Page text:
With the celebration of World Patient Safety Day, it’s important for the various health workers and the persons in charge of health facilities in the UN Member States, to ensure that credence is given to health workers as this trickles down to the patients.  Supported health workers will be in a better position to support their patients.  Additionally, this would prevent patients from resorting to self-medication as well as unapproved herbal medicines that have dire effects.

Supporting health workers

The Ugandan government needs to ensure that more skilled doctors are deployed in the health facilities because the patient- doctor ratio in Uganda is 1: 25725 whereas the patient Nurse ratio is 1:11000. The inadequately staffed health facilities is one of the reasons for the increased danger to patient safety/This leads to the overworking of medical officers at these stations, making them prone to being rude and contemptuous towards patients, especially when the patients have no money to pay for their services.

There have been numerous complaints by patients of medical officer’s negligent and uncouth behaviour towards them. This is majorly as a result of discontentment and the fact that the government underpays them, in addition to the staffing issues highlighted earlier. The government therefore has to cater for the health workers’ welfare, especially with regard to their pay, which will improve their attitudes. This is an obligation that can only be carried out by the government.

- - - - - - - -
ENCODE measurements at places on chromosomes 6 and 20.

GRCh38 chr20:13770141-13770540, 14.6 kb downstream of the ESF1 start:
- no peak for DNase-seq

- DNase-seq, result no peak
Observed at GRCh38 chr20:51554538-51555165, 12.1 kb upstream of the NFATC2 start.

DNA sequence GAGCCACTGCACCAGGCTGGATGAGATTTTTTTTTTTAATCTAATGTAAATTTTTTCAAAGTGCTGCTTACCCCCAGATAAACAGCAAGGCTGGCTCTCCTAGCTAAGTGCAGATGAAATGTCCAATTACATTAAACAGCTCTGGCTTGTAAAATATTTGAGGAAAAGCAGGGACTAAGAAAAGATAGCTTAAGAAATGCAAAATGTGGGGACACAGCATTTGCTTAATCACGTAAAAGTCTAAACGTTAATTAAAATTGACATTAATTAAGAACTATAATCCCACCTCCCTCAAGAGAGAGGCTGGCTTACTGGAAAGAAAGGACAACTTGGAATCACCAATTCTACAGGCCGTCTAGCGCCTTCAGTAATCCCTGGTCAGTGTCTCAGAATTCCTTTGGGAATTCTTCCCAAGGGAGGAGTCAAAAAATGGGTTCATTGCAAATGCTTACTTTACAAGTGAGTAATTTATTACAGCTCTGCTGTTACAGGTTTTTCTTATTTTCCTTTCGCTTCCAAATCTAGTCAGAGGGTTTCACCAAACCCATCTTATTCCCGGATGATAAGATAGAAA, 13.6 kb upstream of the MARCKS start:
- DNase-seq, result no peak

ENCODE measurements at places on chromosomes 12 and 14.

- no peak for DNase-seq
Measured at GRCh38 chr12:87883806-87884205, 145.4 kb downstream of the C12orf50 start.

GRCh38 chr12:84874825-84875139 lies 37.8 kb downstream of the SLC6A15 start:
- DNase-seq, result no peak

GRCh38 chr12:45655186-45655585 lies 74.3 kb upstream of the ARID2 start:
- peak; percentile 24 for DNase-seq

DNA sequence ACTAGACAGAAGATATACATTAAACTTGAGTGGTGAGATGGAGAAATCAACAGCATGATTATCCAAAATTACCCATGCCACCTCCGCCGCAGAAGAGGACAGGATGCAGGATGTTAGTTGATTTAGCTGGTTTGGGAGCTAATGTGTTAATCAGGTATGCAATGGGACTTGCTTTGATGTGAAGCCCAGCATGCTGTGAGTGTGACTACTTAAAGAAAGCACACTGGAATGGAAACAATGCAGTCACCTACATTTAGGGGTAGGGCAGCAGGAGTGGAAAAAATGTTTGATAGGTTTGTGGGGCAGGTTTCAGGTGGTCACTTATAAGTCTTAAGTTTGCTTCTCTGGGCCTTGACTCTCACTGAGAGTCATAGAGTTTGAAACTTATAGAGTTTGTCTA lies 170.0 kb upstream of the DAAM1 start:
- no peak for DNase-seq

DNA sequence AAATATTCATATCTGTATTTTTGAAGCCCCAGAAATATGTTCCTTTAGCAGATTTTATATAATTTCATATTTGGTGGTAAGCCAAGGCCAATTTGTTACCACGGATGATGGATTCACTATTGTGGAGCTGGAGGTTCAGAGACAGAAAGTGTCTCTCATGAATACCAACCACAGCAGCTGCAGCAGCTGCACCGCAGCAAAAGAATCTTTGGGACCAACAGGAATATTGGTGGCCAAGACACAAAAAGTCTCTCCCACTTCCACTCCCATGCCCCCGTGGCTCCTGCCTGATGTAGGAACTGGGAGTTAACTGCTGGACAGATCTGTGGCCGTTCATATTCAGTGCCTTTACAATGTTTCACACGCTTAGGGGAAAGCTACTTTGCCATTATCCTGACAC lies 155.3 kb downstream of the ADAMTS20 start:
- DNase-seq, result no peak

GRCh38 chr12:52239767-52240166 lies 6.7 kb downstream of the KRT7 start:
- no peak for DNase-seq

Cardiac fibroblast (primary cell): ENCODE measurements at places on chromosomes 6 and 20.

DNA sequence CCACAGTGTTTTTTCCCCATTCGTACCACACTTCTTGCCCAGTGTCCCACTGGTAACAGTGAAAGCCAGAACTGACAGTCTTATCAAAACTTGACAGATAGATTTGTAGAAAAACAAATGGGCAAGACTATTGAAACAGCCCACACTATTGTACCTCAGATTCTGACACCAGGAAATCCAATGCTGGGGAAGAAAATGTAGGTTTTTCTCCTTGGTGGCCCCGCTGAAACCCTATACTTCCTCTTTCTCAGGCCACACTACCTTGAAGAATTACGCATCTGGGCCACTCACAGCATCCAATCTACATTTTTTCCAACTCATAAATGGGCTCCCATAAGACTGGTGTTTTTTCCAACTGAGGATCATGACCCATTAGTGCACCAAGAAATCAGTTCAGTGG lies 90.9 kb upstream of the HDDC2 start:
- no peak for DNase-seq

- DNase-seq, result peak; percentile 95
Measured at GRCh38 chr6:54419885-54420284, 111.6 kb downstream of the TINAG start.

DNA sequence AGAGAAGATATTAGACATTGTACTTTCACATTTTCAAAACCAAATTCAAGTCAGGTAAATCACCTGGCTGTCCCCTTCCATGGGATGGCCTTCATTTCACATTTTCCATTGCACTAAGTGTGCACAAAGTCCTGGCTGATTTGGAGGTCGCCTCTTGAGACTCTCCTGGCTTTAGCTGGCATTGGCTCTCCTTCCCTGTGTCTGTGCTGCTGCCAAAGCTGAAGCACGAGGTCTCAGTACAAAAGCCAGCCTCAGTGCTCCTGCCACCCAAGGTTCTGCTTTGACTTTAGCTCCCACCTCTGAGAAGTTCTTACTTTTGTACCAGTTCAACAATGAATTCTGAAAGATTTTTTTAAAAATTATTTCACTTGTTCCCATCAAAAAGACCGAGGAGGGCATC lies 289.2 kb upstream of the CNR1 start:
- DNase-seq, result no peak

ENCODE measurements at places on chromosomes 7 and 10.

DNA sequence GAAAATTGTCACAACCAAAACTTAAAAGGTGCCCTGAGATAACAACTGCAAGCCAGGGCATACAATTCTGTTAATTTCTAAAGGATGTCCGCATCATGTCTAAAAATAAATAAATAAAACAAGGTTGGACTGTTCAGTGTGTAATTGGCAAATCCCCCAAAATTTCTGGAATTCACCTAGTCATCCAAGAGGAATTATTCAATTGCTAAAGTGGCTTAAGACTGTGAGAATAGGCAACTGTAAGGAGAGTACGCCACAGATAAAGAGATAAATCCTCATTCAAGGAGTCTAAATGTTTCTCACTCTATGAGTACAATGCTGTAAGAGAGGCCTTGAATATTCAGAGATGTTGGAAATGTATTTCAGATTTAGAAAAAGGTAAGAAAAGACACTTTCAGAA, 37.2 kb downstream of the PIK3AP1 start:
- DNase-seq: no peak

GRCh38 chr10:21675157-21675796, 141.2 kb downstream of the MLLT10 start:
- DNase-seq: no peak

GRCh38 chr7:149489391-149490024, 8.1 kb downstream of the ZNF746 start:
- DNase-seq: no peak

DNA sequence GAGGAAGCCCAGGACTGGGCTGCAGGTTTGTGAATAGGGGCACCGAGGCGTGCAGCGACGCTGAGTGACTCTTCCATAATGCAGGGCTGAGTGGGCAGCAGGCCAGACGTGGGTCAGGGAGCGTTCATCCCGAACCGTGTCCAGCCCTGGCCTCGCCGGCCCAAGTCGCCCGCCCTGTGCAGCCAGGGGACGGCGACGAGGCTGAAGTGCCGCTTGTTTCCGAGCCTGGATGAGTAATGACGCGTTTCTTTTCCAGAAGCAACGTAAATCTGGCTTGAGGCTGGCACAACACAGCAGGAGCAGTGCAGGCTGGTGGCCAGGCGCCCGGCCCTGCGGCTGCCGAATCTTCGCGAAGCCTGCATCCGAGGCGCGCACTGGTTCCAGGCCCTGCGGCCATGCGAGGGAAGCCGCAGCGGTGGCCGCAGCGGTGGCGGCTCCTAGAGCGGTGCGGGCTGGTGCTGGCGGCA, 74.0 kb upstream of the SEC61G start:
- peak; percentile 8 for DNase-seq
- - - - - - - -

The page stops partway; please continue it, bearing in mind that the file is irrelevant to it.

The health sector in general requires more funding than it currently receives. The Constitutional Court in its recent judgment in CEHURD & Others V Attorney General Constitutional Petition No. 16/ 2011, given in August 2020, noted that there was need for the government to increase funds allocated to the health sector. This is in order to reduce the corruption of the various health workers at these institutions and to ensure that all patients are able to access basic healthcare services at each health centre in the country, free of charge.

Once this judgement is implemented, then the status of patient’s safety countrywide, especially the pregnant mothers, will greatly improve. In turn, this will reduce the number of mothers that die due to inaccessibility of quality care.

Patients should be able to afford health services